When it comes to your credit limit, it’s all about balance. If you don’t take out any credit, your score will remain low because you won’t be able to prove to lenders that you manage credit well. However, taking out too much credit may suggest that you’re struggling financially and this can cause your score to drop.

It’s recommended that you only use 30% of your overall credit limit. So, if we consider the above example, you should not take out more than R2,400 between your two open accounts.

Log in to ClearScore, and view the credit utilisation for each of your accounts. You will also have access to the overall balances of your accounts and your credit limits.

If you’ve taken out new credit, you may be surprised to see that your credit score has dropped. There are two reasons why this may happen:

  • When you apply for credit, your chosen lender will make an “enquiry” on your credit report to find out whether you’re a reliable borrower. The credit bureaus will take note of this enquiry and record it on your report, which usually leads to a small dip in your credit score. If you apply to several lenders during a short period, this may further impact your score. This is because it gives the impression that you’re desperate for credit, which may be a red flag for lenders.
  • When you take out new credit, the average age of your credit accounts will decrease. This may cause your score to go down as lenders tend to prefer seeing older credit accounts. Older accounts suggest stability, which helps prove to lenders that you're a low-risk borrower. Once your account gets older and the average credit age on your report goes back up, your credit score should build back up again.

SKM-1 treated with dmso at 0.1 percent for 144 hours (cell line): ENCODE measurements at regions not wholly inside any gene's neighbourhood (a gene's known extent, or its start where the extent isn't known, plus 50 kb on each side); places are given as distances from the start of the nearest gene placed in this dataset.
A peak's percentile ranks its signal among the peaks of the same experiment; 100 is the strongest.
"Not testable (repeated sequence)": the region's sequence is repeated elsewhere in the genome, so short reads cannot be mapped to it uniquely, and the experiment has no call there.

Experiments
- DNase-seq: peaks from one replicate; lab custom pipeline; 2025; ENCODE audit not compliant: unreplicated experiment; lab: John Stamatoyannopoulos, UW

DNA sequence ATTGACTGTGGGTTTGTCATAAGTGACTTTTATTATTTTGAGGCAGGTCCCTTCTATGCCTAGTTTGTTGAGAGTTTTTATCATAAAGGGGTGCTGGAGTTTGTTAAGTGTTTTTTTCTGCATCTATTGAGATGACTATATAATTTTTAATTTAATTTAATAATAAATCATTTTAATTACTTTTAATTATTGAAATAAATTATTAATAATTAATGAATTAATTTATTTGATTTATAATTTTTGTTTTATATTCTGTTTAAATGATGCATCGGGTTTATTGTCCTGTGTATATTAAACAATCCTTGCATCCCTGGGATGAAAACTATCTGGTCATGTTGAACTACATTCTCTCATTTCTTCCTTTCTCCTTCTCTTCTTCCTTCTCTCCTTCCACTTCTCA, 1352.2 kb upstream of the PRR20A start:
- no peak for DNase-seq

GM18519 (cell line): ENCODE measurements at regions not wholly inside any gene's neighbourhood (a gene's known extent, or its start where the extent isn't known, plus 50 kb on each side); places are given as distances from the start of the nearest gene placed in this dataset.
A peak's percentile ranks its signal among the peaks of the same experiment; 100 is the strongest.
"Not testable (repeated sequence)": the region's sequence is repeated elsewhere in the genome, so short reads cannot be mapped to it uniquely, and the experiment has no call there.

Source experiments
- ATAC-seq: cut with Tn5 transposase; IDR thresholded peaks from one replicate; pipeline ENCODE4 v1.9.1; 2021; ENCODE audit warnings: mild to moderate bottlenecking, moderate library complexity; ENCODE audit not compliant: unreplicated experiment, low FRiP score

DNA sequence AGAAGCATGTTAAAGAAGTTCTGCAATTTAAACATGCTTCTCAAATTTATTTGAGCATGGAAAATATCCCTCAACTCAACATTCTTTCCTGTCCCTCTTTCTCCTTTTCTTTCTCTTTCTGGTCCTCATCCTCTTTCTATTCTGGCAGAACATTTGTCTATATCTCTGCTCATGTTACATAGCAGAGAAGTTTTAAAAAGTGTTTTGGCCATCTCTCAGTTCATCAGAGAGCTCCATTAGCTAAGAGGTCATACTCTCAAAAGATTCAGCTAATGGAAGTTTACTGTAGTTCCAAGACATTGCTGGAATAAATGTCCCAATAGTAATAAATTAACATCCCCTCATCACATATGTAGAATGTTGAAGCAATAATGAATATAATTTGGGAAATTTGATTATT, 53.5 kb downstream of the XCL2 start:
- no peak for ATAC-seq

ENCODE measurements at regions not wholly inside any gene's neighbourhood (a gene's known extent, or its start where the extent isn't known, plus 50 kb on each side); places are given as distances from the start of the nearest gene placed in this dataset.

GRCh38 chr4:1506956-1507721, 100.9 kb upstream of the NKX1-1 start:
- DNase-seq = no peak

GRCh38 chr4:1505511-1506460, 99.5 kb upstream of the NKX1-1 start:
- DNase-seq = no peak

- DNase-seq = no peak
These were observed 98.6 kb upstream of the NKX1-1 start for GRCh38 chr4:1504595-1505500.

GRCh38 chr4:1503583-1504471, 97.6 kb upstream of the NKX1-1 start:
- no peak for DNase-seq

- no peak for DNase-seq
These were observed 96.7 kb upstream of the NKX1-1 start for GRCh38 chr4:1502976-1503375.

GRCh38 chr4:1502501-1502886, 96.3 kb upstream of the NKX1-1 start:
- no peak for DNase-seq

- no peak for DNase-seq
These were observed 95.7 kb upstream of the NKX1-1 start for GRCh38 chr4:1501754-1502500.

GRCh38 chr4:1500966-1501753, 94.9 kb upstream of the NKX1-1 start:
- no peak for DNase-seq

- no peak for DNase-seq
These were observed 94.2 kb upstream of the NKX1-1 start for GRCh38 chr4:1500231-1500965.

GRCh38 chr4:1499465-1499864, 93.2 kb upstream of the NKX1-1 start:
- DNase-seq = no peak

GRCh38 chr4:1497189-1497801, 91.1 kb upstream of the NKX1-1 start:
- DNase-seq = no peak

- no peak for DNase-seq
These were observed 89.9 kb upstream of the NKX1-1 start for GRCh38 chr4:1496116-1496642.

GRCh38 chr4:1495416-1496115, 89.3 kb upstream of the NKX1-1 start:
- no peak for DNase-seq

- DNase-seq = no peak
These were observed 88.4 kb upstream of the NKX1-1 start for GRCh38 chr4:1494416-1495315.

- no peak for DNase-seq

Applying for credit can cause your score to drop slightly at first. However, if you pay your bills on time and keep your credit usage in check, your credit score will recover and grow even further.

To avoid unnecessary enquiries, view your credit report through ClearScore and make sure lenders will be satisfied with your credit score before you apply.

In South Africa, lenders can report you for defaulting on your credit agreements if you haven’t made a payment in 90 days. If this still doesn’t yield any results, they can apply for a court judgement.

Both of these actions will be noted on your credit report, but your score will decrease even more once legal action is taken. This is because it tells lenders you have failed to repay debt in the past, and you may be a risk to them if they decide to lend you money.